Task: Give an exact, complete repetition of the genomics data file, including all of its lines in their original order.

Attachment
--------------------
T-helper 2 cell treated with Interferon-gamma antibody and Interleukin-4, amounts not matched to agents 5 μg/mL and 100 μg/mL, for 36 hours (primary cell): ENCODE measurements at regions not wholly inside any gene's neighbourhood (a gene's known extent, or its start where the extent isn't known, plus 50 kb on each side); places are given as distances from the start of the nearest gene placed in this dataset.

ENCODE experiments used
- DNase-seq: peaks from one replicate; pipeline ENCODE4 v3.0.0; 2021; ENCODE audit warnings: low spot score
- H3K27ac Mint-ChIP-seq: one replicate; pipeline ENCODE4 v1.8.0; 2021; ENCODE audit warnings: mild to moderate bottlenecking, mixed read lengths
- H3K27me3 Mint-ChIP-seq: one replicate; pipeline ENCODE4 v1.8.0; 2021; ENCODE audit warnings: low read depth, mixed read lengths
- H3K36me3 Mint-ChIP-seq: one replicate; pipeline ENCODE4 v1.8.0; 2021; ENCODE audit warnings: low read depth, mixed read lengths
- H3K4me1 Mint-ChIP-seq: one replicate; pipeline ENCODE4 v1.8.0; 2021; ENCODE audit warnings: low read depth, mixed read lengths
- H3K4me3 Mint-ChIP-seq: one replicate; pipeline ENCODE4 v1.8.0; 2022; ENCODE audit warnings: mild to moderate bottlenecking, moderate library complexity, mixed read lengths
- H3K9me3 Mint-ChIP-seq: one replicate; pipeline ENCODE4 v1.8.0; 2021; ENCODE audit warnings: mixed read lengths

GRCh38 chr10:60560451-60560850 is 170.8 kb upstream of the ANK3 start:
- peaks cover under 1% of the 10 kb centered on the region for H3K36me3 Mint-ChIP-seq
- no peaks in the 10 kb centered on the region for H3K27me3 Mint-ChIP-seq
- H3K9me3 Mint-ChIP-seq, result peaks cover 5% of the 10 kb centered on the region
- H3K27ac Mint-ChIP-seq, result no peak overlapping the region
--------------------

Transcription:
T-helper 2 cell treated with Interferon-gamma antibody and Interleukin-4, amounts not matched to agents 5 μg/mL and 100 μg/mL, for 36 hours (primary cell): ENCODE measurements at regions not wholly inside any gene's neighbourhood (a gene's known extent, or its start where the extent isn't known, plus 50 kb on each side); places are given as distances from the start of the nearest gene placed in this dataset.

ENCODE experiments used
- DNase-seq: peaks from one replicate; pipeline ENCODE4 v3.0.0; 2021; ENCODE audit warnings: low spot score
- H3K27ac Mint-ChIP-seq: one replicate; pipeline ENCODE4 v1.8.0; 2021; ENCODE audit warnings: mild to moderate bottlenecking, mixed read lengths
- H3K27me3 Mint-ChIP-seq: one replicate; pipeline ENCODE4 v1.8.0; 2021; ENCODE audit warnings: low read depth, mixed read lengths
- H3K36me3 Mint-ChIP-seq: one replicate; pipeline ENCODE4 v1.8.0; 2021; ENCODE audit warnings: low read depth, mixed read lengths
- H3K4me1 Mint-ChIP-seq: one replicate; pipeline ENCODE4 v1.8.0; 2021; ENCODE audit warnings: low read depth, mixed read lengths
- H3K4me3 Mint-ChIP-seq: one replicate; pipeline ENCODE4 v1.8.0; 2022; ENCODE audit warnings: mild to moderate bottlenecking, moderate library complexity, mixed read lengths
- H3K9me3 Mint-ChIP-seq: one replicate; pipeline ENCODE4 v1.8.0; 2021; ENCODE audit warnings: mixed read lengths

GRCh38 chr10:60560451-60560850 is 170.8 kb upstream of the ANK3 start:
- peaks cover under 1% of the 10 kb centered on the region for H3K36me3 Mint-ChIP-seq
- no peaks in the 10 kb centered on the region for H3K27me3 Mint-ChIP-seq
- H3K9me3 Mint-ChIP-seq, result peaks cover 5% of the 10 kb centered on the region
- H3K27ac Mint-ChIP-seq, result no peak overlapping the region